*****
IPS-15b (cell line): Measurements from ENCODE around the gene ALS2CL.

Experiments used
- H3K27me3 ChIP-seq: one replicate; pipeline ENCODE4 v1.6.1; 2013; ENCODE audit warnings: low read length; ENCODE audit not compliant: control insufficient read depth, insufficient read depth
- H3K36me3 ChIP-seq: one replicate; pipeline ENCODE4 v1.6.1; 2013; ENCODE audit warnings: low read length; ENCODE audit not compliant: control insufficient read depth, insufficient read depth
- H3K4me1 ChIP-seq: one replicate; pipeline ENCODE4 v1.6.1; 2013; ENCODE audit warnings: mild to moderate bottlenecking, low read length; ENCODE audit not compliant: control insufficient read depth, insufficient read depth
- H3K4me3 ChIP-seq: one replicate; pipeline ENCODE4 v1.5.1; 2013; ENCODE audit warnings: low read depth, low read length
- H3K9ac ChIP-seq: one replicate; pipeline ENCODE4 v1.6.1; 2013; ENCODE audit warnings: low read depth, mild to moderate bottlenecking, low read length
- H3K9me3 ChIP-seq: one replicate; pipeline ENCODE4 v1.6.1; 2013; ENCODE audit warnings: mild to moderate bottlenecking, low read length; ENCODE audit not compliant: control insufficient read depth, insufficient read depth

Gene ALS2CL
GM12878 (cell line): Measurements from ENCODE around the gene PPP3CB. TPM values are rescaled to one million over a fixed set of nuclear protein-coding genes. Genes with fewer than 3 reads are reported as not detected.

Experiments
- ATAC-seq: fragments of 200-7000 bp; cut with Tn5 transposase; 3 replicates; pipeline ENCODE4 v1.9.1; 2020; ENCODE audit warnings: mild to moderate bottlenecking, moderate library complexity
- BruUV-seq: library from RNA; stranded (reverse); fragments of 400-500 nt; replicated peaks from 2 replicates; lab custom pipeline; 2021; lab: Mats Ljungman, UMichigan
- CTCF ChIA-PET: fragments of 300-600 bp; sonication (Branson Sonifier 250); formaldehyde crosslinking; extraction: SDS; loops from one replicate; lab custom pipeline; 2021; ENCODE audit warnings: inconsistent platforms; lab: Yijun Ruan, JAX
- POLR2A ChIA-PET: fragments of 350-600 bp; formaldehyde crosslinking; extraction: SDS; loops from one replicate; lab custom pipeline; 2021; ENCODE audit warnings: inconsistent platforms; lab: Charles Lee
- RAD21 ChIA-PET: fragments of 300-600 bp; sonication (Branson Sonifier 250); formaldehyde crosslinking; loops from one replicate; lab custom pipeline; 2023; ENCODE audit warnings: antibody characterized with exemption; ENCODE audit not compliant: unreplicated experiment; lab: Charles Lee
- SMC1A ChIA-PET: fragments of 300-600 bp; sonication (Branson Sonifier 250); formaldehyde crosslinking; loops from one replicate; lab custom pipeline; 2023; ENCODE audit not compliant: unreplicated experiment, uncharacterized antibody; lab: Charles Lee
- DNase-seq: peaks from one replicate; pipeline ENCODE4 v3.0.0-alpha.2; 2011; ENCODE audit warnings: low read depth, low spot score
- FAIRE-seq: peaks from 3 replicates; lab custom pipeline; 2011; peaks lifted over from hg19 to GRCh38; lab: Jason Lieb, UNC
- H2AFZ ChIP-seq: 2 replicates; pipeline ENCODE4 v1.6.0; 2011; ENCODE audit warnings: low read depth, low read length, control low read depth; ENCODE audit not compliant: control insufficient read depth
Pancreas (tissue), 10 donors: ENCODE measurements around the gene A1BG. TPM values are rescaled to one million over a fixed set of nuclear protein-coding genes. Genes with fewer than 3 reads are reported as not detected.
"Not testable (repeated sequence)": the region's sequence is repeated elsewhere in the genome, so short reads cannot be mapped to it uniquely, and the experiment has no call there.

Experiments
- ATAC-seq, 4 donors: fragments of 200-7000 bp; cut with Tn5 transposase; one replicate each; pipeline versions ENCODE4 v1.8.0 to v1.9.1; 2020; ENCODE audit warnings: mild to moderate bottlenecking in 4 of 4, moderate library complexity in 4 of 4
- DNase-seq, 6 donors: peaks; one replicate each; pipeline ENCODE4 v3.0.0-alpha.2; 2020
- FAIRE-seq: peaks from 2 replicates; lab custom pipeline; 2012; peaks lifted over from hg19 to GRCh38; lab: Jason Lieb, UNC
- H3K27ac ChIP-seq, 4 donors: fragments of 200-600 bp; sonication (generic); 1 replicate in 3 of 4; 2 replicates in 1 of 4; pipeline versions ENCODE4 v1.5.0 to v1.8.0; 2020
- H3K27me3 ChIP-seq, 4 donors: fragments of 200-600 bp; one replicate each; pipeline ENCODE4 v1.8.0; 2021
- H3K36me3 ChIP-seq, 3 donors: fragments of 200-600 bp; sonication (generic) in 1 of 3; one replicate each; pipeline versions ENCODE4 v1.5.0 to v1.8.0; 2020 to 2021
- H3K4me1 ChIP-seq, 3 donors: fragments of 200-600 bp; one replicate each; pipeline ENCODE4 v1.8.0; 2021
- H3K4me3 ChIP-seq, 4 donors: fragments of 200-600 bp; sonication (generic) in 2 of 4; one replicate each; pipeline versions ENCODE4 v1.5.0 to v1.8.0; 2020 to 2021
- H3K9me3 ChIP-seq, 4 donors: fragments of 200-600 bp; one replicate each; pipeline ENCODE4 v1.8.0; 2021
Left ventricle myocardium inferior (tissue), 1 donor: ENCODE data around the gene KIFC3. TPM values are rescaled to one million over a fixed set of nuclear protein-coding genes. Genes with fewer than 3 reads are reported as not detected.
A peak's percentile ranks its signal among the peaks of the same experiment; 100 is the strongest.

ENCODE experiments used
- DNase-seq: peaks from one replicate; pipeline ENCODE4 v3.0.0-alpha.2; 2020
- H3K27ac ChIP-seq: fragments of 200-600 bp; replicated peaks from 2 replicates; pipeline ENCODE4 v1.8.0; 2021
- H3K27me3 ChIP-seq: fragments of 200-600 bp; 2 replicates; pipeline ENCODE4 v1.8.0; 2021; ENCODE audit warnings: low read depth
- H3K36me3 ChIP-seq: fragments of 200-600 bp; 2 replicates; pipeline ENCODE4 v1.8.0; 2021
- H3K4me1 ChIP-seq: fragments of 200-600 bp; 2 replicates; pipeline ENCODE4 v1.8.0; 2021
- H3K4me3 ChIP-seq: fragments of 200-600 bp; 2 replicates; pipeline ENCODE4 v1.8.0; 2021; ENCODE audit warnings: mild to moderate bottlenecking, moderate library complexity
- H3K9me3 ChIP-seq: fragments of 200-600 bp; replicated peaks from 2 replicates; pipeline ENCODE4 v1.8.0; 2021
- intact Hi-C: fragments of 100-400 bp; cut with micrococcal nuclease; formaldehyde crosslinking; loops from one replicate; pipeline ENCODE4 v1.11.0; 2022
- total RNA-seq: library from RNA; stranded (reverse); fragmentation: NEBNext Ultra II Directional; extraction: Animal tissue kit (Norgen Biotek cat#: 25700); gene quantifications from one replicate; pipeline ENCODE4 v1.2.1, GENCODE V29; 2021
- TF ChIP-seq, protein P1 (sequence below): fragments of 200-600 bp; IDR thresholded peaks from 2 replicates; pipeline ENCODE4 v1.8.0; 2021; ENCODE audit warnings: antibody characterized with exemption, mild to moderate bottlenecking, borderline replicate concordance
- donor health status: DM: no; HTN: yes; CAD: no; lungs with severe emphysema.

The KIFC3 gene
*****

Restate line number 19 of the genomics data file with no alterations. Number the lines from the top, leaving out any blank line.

- FAIRE-seq: peaks from 3 replicates; lab custom pipeline; 2011; peaks lifted over from hg19 to GRCh38; lab: Jason Lieb, UNC